ישראל נאמן | Lectures, Articles, Tours: Israel | Mideast onTarget | Elliot Chodoff & Yisrael Ne'eman | The Game is Up 22.2.05

The Game is Up

22 February 2005

By Yisrael Ne'eman

US President Bush has made it very clear. He is demanding a "viable" Palestinian state with "territorial continuity" during his European tour. His words are directed at the Israeli Right and not at Ariel Sharon. The president is speaking of territorial concessions to include the heartland of the West Bank (Judea and Samaria). On the other hand however, even if the Palestinians were to get all the West Bank and Gaza their state would not be viable from an economic perspective.

As for Europe, he is looking for a tighter Atlantic alliance since world terrorism holds the ultimate issue on his agenda and he knows the Europeans have a deep sympathy for the Palestinians (whether he agrees with their reasoning or not). He believes that solving the conflict will remove an obstacle to the cooperation necessary to defeat terrorism.

He also sees an opportunity with Arafat gone, and PM Sharon understands this very well. The question is whether the right wing opposition sees the same picture. Interviewed on Israel's Channel 2, Judea and Samaria settlement leader Benzi Leiberman denied that Bush said what he meant and pointed out that he also had sources in the White House and they though differently than the president. He continued by speaking of democracy and the need for a referendum, something which the Bush administration would fully understand.

A few days ago Shaul Goldstein from the Etzion Bloc expressed relief that the fence would include his region within Israel's security demarcation line but lamented the need for a referendum and expressed fears over disengagement and settlement evacuation. Veteran Gush Emmunim leader Hanan Porat speaks of the need for a referendum and explains that whatever is decided is what will have to be done (2/3rds of the Israeli population is in favor).

At the beginning of the week the government passed its final vote on material compensation to be awarded those who will leave their homes under the Gaza and northern Samarian Disengagement and the final fence demarcation was approved. It will include some 6% of the western part of the West Bank and a much more limited Palestinian population than previous will find itself on the Israeli side.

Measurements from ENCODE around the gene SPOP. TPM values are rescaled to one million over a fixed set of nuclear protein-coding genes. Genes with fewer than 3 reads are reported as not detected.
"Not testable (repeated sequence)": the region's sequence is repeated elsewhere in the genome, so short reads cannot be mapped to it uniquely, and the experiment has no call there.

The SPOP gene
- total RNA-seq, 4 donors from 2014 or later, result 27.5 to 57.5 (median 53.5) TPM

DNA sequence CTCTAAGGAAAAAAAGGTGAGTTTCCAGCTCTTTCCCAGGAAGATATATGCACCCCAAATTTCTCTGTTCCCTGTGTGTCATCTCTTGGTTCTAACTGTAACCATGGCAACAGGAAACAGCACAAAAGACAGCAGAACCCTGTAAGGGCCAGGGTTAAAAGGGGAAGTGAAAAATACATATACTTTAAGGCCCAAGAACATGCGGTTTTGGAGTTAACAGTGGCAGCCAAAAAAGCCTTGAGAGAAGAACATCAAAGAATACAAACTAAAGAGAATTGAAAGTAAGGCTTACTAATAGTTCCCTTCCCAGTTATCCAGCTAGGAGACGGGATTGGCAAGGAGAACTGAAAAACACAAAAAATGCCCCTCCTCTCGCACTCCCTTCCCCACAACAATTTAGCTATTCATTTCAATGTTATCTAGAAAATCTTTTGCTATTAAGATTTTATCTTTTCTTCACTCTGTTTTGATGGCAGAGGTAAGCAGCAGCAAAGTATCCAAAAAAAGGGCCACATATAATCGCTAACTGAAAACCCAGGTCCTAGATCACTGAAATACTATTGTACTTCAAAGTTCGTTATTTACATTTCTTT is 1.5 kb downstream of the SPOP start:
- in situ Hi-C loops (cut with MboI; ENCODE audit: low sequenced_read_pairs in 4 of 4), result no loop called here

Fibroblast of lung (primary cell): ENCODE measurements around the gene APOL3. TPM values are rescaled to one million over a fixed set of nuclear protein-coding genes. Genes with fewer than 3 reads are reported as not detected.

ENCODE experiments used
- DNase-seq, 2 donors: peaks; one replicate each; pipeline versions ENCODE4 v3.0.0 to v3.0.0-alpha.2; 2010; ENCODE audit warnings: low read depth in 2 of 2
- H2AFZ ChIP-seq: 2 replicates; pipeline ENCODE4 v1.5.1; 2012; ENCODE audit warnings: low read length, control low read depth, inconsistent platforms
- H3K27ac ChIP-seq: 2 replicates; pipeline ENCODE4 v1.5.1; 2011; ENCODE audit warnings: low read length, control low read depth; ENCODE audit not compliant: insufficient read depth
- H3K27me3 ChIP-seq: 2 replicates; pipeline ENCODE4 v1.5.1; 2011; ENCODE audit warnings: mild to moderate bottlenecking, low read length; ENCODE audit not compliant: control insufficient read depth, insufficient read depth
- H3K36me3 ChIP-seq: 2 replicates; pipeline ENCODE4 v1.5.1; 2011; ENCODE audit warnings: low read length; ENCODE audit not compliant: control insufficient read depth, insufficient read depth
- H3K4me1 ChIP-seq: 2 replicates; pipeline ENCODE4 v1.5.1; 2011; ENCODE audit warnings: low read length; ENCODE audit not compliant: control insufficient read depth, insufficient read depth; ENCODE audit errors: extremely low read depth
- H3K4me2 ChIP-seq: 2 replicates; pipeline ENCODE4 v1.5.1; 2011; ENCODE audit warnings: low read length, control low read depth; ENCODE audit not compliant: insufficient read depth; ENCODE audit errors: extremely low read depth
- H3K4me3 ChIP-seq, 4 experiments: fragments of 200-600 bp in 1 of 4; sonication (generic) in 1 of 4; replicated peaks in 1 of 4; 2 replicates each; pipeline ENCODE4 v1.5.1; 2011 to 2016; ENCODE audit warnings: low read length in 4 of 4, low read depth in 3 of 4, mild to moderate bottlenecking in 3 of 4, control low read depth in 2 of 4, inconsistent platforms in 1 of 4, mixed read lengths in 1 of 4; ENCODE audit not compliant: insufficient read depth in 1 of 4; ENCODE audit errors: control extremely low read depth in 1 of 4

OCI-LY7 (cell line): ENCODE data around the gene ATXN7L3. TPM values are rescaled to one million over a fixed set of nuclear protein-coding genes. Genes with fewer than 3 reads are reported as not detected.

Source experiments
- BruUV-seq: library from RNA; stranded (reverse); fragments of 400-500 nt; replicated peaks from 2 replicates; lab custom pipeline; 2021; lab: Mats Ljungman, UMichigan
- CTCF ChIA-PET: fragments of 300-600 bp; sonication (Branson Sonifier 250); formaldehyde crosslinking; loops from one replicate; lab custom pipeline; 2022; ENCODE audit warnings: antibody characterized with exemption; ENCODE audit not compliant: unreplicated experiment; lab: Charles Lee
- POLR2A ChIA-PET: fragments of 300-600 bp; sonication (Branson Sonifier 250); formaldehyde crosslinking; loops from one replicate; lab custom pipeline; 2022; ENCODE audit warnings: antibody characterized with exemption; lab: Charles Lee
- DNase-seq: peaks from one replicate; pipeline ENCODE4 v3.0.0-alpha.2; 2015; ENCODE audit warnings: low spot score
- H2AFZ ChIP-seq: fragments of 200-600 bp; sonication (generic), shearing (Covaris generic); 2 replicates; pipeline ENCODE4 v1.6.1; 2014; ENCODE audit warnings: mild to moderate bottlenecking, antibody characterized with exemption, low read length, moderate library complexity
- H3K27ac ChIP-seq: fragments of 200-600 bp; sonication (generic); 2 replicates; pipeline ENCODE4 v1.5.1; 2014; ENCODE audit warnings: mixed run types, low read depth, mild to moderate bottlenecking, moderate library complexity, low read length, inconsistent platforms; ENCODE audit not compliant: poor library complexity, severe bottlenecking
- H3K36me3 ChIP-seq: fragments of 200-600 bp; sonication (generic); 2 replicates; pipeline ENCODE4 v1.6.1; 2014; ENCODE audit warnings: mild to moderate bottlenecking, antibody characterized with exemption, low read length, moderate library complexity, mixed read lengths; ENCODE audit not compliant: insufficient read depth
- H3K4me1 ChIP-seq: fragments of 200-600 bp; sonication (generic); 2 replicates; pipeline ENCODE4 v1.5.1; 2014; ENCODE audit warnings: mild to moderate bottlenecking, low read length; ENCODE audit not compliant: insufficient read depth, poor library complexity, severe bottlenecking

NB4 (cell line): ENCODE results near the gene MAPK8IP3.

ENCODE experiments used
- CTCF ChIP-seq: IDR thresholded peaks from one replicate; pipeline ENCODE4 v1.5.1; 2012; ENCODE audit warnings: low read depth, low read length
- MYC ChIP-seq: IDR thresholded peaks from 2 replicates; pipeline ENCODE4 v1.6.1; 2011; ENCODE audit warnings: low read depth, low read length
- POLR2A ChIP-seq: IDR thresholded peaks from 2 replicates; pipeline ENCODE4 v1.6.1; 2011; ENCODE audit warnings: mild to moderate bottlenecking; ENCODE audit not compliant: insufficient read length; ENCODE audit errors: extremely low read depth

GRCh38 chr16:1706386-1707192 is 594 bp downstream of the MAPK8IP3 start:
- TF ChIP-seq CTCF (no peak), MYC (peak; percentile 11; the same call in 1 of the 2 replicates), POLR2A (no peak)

The pieces are falling into place. The US and Israeli governments appear to be of one mind as to where the western border will fall between Israel and the Palestinian state in the making. Bush is in Europe and it appears he is lining up European support for his views or at least he hopes they no longer will oppose his thinking. The test will come when the Palestinians demand another condemnation of the fence at the UN (and it is in the works).

In short, the game is up. The settlement leadership needs to prove its determination and loyalty to its supporters while emphasizing their super democratic (demands for a referendum) values. With 80% of Jews living across the 1967 lines to be included within the fence, they aspire to retain their leadership roles. Explaining that what Bush says he does not really mean is ridiculous. It is all perfectly legitimate as they act to minimize losses. They are promising a non-violent opposition, knowing most Israelis are satisfied with the Sharon - Bush territorial policy, at least for the moment.

Difficult and depressing as the summer disengagement will be, it is only the first and easiest step. The greatest challenge will be to avoid a civil conflict at the behest of the extreme right where Jew will turn on Jew. The Yesha leadership will be judged in its actions no less harshly than Ariel Sharon.